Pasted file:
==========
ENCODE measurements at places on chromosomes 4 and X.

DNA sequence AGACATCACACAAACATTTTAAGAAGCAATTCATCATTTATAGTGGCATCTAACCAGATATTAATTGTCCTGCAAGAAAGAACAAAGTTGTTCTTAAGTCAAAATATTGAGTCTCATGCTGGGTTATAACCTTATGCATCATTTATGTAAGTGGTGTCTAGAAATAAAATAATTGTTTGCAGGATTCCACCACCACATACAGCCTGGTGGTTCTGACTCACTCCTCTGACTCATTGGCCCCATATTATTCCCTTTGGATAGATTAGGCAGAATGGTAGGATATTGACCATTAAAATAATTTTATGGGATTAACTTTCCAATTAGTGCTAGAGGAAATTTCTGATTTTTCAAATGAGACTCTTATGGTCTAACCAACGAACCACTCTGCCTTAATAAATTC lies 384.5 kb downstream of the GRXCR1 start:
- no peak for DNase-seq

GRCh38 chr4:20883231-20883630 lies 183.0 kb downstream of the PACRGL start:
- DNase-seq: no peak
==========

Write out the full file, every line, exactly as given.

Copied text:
ENCODE measurements at places on chromosomes 4 and X.

DNA sequence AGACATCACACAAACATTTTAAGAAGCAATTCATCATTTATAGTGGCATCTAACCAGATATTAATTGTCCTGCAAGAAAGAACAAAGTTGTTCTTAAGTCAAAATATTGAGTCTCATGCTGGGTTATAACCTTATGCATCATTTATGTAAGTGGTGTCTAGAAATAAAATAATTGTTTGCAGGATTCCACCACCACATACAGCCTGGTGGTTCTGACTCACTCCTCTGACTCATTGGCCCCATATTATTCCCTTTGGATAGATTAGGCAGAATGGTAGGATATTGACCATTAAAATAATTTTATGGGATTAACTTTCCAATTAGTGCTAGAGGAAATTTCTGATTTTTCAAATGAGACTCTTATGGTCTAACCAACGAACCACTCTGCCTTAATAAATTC lies 384.5 kb downstream of the GRXCR1 start:
- no peak for DNase-seq

GRCh38 chr4:20883231-20883630 lies 183.0 kb downstream of the PACRGL start:
- DNase-seq: no peak